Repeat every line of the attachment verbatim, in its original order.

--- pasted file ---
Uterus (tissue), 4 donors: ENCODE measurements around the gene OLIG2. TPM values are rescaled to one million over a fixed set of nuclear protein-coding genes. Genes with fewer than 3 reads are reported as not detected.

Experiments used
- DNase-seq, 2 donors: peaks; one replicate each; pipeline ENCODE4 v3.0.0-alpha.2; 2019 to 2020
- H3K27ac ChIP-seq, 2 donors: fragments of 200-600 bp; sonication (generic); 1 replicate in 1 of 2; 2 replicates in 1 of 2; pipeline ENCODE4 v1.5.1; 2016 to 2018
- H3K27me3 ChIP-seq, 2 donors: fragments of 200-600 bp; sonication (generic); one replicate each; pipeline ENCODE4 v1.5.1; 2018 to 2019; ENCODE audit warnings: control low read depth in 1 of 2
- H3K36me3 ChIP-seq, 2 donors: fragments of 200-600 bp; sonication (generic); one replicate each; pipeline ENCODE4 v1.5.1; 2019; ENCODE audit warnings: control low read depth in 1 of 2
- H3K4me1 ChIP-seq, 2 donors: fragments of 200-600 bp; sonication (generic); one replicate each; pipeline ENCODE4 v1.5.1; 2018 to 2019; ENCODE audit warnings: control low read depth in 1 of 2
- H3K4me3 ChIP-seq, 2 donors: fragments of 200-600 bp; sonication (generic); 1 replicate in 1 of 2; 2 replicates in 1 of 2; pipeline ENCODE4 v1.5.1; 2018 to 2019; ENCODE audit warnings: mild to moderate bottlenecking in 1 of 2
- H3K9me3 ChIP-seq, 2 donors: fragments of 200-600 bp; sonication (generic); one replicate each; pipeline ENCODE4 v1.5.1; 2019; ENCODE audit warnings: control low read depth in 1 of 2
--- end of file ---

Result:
Uterus (tissue), 4 donors: ENCODE measurements around the gene OLIG2. TPM values are rescaled to one million over a fixed set of nuclear protein-coding genes. Genes with fewer than 3 reads are reported as not detected.

Experiments used
- DNase-seq, 2 donors: peaks; one replicate each; pipeline ENCODE4 v3.0.0-alpha.2; 2019 to 2020
- H3K27ac ChIP-seq, 2 donors: fragments of 200-600 bp; sonication (generic); 1 replicate in 1 of 2; 2 replicates in 1 of 2; pipeline ENCODE4 v1.5.1; 2016 to 2018
- H3K27me3 ChIP-seq, 2 donors: fragments of 200-600 bp; sonication (generic); one replicate each; pipeline ENCODE4 v1.5.1; 2018 to 2019; ENCODE audit warnings: control low read depth in 1 of 2
- H3K36me3 ChIP-seq, 2 donors: fragments of 200-600 bp; sonication (generic); one replicate each; pipeline ENCODE4 v1.5.1; 2019; ENCODE audit warnings: control low read depth in 1 of 2
- H3K4me1 ChIP-seq, 2 donors: fragments of 200-600 bp; sonication (generic); one replicate each; pipeline ENCODE4 v1.5.1; 2018 to 2019; ENCODE audit warnings: control low read depth in 1 of 2
- H3K4me3 ChIP-seq, 2 donors: fragments of 200-600 bp; sonication (generic); 1 replicate in 1 of 2; 2 replicates in 1 of 2; pipeline ENCODE4 v1.5.1; 2018 to 2019; ENCODE audit warnings: mild to moderate bottlenecking in 1 of 2
- H3K9me3 ChIP-seq, 2 donors: fragments of 200-600 bp; sonication (generic); one replicate each; pipeline ENCODE4 v1.5.1; 2019; ENCODE audit warnings: control low read depth in 1 of 2